Sri Lanka dismisses asylum seeker abuse claims as 'baseless'


The Sri Lankan Government has dismissed as 'baseless' the findings of an SBS investigation into the mistreatment of failed asylum seekers sent back to the country by Australia.

Some reported being abducted, tortured, raped and abused by the Sri Lankan security forces on their return in a special Dateline investigation by Go Back To Where You Came From presenter Dr David Corlett.

But on last night's Dateline, Sri Lankan High Commissioner to Australia Admiral Thisara Samarasinghe described the report as doctored, orchestrated and biased.

Dr Corlett travelled undercover in Sri Lanka to hear the stories firsthand from people who say they’ve been targeted because of their links with the defeated Tamil Tigers.

“They hoisted me up with my torso hanging down,” describes ‘Narada’. Like all the people David met, he’s now too terrified to reveal his true identity.

“After that they used a hammer, they placed a book on my head and hit it with a hammer. It made me pass urine and defecate when they hit me like that.”

Others describe being attacked before deciding to try and escape Sri Lanka for Australia.

“Seven soldiers tied my hands and then they really raped me… they really raped me very badly,” ‘Anusha’ tells David. “I cried, then they hit me all over my body with the weapon.”

After her boat was intercepted on the way to Australia, she says her only assessment was a brief phone conversation with an Australian immigration official, in a process known as ‘enhanced screening’.

“When I’m doing the interview, three or four Sri Lankan passengers are with me. My personal things, I can’t tell them,” she says. “I’m scared, because I can’t trust these people one hundred per cent.”

She was then handed over to the Sri Lankan Navy, and says she now spends her life in fear of further attack and has to move constantly.

The Australian Department for Immigration and Border Protection has responded to the claims in Dateline's investigation with a statement, saying:

“Senator Carr sought and received assurances regarding similar allegations raised. We are relying on the same assurances and despite our request we have not received any information that would enable us to investigate these matters further."

“Persons seeking to arrive in Australia illegally by boat may be subject to an enhanced screening process, as also practiced by the previous government, to ensure compliance by Australia with our international obligations under relevant conventions."

The alleged abuse by Sri Lankan security forces has also come to the attention of international human rights experts.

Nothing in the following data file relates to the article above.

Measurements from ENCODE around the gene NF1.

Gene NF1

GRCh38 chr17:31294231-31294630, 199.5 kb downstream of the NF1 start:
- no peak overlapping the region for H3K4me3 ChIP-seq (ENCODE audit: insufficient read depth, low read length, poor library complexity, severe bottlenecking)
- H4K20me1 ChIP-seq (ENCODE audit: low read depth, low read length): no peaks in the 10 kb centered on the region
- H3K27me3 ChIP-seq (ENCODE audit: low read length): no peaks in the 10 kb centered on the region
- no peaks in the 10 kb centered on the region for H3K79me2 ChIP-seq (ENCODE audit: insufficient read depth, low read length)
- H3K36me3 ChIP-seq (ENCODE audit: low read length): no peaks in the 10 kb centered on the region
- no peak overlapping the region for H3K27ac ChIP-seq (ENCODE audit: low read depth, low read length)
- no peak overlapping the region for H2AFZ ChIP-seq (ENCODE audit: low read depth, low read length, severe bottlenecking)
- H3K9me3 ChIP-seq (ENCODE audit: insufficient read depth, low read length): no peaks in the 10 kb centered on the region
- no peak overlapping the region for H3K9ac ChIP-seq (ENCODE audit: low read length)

“It’s absolutely brutal and I felt like a voyeur sometimes having to deal with what I would call a pornography of violence,” says Yasmin Sooka, a lawyer who compiled a report detailing a catalogue of abuse to 40 victims.

Her report is called ‘An Unfinished War’, referring to the long and bloody civil conflict between the Sri Lankan Government and the Tamil Tigers, which ended five years ago.

“None of our witnesses actually know each other, none of them were actually interviewed in the same places by the same investigators,” she says.

“And yet if you read the accounts of torture and sexual violence, it is strikingly similar. That really gives support to my view that this is planned, it is systematic.”

“Every night, four to five men would take turns to come and rape me,” another victim ‘Romany’ tells David during his time filming in London.

“They used wires and current to burn me and I still have marks on my back. I experienced constant torture and abuse. I suffered so much.”

David also hears allegations of men being raped and racially abused, and in the case of ‘Bhanu’, who managed to reach Melbourne on his second attempt, having his fingernails torn out with pliers.

“They always hit me and they took this nail, and this nail, and this one, they removed,” he says.

“They tied my leg with wire and lifted me up with my head down,” he says of another torture session on the fourth floor of the CID building in Colombo.

“Everybody is afraid of that place. People never want to go there, because that is a very dangerous place, this is the number one torture place,” he says.

But Sri Lankan High Commissioner Admiral Thisara Samarasinghe refutes their claims.

"Any person with an ounce of common sense can read and understand certain languages of that documentary," he told Dateline. "It's trying to portray absolutely wrong picture of Sri Lanka and I totally reject that."

"The specifics are that it is obviously doctored and it has been timed at times when there are a lot of attempts by various quarters to damage Sri Lanka's image and bring out certain atrocities that are not true."

And he gave an assurance about the safety of those returning.

"I'm expecting anyone, that reporter, if he can bring any credible evidence and bring such person to my notice, I'll give you the guarantee, 100% guarantee, that particular person who is claiming that X, Y and Z has happened, will be absolutely safe," he said.


Watch the full story above, and read more on the Dateline website.

Source World News Australia

Stay up to date with SBS NEWS

  • App
  • Subscribe
  • Follow
  • Listen
  • Watch